Cynthia Daniels, a highly-respected event planner in Memphis, just held her second Juneteenth Shop Black Festival. The event attracted hundreds of Memphis residents who were excited to support local businesses. Last year, her brilliant Juneteenth virtual experience generated over $1 million in sales.
The Juneteenth Shop Black Festival took place on Saturday, June 19th at Fourth Bluff Park on Front Street. The event featured live music, food trucks, a dance section, and local vendors. More than 50 Black-owned businesses participated in the festival, according to ABC Local 24.
“People need to understand that when they’re spending money with a Black business, you’re recirculating that money so they can reinvest it, they can expand their team, they can expand their business, invest in more marketing to have a larger platform,” Daniels said during a video interview with ABC Local 24. “When you are shopping Black you are really helping that business thrive.”
The Making of Juneteenth Shop Black Festival
When the pandemic hit in 2020, many small business owners were forced to shut down. Unfortunately, this led to a drastic decrease in revenue for millions of Black business owners across the country.
Even Daniels had to pause operations last year. As an event planner, she hosts large-scale events throughout the year. Some of her most popular events include Soulful Food Truck Festival, Black Christmas Expo, and Top 40 Under 40. Due to COVID-19 gathering restrictions, Daniels had to cancel 10 large-scale events last year. She was preparing to take the year off until a Mother’s Day Facebook post sparked the idea for a virtual festival.
“This all happened organically because of Mother’s Day weekend . My mother lives in Atlanta and I live in Memphis. This was the first time in years I was not going to be able to go home for the holidays. So, I decided to send my mom a care package filled with goodies from my favorite Black businesses in Memphis,” Daniels shared with Black Enterprise.
She added, “Then, I thought there are probably people like me who are stuck in Memphis and can’t get home to their moms. Let me share these business owner’s information on social media.”
Daniels’ posts spread across the internet and instantly boosted online sales for struggling business owners. That’s when she developed the idea for the Juneteenth Shop Black Virtual Experience.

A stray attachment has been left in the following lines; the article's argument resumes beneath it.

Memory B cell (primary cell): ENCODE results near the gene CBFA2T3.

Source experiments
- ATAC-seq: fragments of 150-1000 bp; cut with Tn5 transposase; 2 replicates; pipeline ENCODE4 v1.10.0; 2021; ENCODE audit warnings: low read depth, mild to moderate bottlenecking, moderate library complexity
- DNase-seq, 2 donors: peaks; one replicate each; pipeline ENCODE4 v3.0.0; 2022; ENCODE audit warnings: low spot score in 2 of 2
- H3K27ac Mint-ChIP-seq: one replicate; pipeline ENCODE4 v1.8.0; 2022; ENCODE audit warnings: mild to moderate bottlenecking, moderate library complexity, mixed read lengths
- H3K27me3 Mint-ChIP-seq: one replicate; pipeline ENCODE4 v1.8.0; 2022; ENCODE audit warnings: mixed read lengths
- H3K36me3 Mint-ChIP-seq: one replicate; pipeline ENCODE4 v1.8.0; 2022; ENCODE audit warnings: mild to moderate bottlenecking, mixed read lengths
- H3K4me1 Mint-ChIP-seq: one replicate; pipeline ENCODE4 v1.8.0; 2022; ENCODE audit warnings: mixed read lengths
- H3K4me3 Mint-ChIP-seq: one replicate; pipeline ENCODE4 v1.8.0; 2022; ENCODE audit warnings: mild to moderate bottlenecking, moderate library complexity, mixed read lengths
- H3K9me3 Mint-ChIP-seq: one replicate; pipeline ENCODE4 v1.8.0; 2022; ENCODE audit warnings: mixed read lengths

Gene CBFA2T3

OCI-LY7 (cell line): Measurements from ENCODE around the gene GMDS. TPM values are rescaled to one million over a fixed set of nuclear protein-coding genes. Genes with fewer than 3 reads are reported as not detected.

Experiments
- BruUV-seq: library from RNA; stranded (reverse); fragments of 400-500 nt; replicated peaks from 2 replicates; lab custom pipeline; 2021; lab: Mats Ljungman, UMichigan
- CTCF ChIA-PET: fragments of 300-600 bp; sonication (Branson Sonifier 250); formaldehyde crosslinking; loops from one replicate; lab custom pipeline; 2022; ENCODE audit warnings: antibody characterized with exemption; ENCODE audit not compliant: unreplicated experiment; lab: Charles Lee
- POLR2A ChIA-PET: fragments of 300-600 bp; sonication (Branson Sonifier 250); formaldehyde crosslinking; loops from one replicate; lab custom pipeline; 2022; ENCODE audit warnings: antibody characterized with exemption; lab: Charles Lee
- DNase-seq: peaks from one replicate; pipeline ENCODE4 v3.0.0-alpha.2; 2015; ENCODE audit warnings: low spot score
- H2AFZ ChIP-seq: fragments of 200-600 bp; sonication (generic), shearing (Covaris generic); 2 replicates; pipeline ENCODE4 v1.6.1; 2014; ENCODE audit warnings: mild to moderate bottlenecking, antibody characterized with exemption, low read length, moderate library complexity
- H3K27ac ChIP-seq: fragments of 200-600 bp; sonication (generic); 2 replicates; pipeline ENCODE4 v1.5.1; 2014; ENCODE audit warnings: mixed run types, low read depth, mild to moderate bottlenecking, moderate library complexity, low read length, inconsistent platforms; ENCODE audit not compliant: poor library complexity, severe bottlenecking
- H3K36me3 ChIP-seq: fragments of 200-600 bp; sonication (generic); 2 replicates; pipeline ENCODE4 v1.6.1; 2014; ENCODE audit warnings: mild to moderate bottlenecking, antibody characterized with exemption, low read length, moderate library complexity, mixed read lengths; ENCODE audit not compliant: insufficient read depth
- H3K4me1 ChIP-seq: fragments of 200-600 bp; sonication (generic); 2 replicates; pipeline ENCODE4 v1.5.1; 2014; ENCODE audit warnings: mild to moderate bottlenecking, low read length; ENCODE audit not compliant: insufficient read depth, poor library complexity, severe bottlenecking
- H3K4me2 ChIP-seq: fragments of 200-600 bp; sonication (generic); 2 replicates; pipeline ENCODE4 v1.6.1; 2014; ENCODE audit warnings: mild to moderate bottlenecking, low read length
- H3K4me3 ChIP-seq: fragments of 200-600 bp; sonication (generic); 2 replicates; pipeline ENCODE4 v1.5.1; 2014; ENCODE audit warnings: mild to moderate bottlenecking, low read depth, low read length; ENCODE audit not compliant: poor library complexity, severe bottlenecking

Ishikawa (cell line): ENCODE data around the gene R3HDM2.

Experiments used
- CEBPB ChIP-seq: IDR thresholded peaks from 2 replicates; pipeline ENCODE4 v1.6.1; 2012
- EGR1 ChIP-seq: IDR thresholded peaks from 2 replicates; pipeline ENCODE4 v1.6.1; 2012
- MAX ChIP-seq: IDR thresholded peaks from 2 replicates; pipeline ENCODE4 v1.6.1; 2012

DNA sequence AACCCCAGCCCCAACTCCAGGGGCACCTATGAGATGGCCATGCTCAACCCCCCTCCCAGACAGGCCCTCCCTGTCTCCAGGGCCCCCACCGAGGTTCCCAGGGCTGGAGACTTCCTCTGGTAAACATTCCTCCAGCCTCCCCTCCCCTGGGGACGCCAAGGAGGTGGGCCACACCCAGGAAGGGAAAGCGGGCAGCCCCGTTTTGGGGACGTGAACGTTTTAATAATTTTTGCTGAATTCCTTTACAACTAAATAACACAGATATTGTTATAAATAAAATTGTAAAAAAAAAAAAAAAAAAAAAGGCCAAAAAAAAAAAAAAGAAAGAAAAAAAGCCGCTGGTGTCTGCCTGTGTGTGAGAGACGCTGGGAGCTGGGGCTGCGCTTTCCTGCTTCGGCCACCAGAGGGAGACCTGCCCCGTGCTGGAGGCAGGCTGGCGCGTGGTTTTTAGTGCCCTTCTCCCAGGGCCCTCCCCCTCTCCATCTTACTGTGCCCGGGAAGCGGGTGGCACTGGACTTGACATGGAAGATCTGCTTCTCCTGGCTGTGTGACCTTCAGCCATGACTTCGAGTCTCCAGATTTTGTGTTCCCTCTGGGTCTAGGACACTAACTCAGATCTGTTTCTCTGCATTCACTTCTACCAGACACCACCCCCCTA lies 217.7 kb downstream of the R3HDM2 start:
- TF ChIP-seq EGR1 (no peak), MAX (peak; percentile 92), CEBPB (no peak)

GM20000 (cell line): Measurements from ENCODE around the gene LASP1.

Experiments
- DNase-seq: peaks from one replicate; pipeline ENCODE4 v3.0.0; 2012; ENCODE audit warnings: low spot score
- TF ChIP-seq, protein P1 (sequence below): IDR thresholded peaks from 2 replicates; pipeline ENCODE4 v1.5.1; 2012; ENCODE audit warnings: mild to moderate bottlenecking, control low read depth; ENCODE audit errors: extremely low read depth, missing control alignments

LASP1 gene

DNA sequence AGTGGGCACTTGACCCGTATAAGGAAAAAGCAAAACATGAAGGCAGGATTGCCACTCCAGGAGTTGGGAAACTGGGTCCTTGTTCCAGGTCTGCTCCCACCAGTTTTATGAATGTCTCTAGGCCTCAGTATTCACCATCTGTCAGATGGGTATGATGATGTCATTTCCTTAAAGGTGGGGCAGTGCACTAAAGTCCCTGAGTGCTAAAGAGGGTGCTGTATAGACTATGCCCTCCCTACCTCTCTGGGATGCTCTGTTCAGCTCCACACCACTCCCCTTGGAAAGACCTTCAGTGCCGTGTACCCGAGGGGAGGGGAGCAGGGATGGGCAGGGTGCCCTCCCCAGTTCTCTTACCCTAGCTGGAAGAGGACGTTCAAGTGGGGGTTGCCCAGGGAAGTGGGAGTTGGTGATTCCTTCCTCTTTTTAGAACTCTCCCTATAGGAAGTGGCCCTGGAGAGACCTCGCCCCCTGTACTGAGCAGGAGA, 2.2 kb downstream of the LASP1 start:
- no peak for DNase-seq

Juneteenth Shop Black Festival Boosts Revenue for Small Business Owners
Over 100,000 visitors tapped into the virtual experience. The event helped 100 Black businesses multiply their sales within 72 hours.
“I wanted to create a virtual platform that would help black businesses that had experienced a loss in income and had to halt business operations,” says Daniels. “My goal was to get at least 50 black businesses in Memphis to participate. When I put the information out there, I started receiving emails from all over the country from business owners who wanted to be a part of this, and that’s when I knew this would be something big.”
This year, the virtual experience turned into an outdoor festival. The Juneteenth Shop Black Festival was the first major event that many business owners and residents attended since the pandemic started.
Daniels’ Facebook timeline was filled with positive reviews from the event.
Once again, Cynthia Daniels was able to leave Black business owners with thousands of dollars of revenue within a few hours.
McKinsey & Company’s released the economic state of Black America report last week. It reveals that there is a $1.6 trillion revenue gap between Black businesses and other racial groups. Approximately 96% of all Black-owned businesses are sole proprietorships. Most are concentrated in sectors with low growth prospects and profitability. The report states, “if Black-owned firms matched the average scale of their industry peers, they would add another $600 billion in revenue.”
With Daniels’ leading the charge for economic advancement, the future of Black businesses in Memphis is promising.